Her creative pursuits began with making mixed media work and undertaking various curatorial projects, but Cassi soon honed in on painting, with watercolours to start. ‘I began painting different memories; it was almost like a form of journaling and a very intimate thing. I wasn’t as concerned with how painterly each piece was, I was more concerned about whether it feels honest to me and does the story transcend beyond,’ she says.
That honesty continues today in her reluctance to stay too long in any one place. Despite being a working artist with some recognition to her name, Cassi has remained steadfast in her resistance to establishing a studio and subscribing to a routine way of working, despite the professional pressures to do so.
‘The energy of my always moving around inspires me and my work. The different vibrations of people and language and ambiance very much feed into the place and time when I make a body of work,’ she affirms. ‘At some point, maybe it would be nice to be in LA and fit into a four-walled space, but I feel like I’m a little bit old school and I just want to check out. In Portugal [over the summer], I closed myself off because I felt that I needed some alone time and not have the daily disruptions of life. I feel like solitude is healthy.’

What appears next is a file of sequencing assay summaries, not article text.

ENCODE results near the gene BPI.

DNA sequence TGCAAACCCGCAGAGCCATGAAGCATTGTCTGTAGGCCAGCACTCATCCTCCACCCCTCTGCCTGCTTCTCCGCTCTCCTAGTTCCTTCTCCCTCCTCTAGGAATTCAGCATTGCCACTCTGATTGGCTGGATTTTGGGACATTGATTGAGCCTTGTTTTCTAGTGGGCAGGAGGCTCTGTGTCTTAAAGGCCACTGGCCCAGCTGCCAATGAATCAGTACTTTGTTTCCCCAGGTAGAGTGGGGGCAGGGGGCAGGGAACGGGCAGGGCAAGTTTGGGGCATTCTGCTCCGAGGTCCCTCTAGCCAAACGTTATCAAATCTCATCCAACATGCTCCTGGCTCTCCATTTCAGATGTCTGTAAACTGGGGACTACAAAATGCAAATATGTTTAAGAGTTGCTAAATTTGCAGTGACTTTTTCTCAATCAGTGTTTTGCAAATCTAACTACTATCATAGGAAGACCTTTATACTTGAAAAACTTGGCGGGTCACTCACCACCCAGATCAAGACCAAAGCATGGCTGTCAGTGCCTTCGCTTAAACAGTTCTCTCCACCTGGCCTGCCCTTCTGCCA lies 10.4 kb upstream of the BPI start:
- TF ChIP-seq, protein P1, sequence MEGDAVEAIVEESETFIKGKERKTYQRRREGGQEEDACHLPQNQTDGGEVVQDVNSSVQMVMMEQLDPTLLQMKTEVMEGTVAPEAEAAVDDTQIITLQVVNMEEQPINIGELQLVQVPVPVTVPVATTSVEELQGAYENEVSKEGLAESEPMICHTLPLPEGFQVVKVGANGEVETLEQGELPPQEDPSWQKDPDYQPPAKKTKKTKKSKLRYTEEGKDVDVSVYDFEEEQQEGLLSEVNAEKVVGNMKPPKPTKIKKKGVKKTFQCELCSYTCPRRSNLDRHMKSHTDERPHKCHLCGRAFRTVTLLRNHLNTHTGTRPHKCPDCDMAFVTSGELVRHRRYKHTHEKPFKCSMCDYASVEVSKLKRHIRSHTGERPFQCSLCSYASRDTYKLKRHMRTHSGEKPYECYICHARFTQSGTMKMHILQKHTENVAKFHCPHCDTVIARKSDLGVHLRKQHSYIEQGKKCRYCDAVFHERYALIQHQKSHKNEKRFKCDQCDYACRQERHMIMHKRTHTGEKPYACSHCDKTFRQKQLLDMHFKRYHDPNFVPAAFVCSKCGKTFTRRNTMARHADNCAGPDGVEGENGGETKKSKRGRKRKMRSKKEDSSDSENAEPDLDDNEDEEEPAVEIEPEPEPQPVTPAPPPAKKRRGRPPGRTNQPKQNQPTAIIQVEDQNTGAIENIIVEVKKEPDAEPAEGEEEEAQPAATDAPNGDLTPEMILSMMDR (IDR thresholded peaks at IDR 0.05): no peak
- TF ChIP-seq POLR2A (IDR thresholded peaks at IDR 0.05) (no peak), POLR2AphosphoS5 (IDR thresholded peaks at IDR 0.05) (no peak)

1. ‘Works of Love’
2. ‘Woman Bather by Red Peonies’
3. ‘2am and the Absence of Pain’
4. 'A beautiful woman and her cats somewhere in Ladera Heights one hazy afternoon'5. 'Lady Cas drinks Alize in South Beach'
Cassi’s self-assuredness reflects a long-standing sense of being and wellness. ‘I’ve always been a sensitive soul and very body and self-aware. I’ve always known that there’s a way to treat things holistically. I became vegan very young, maybe around the age of 12 or 13, and I’ve always had these conscious ideas about where I’m spending my money and what I’m putting in my body.’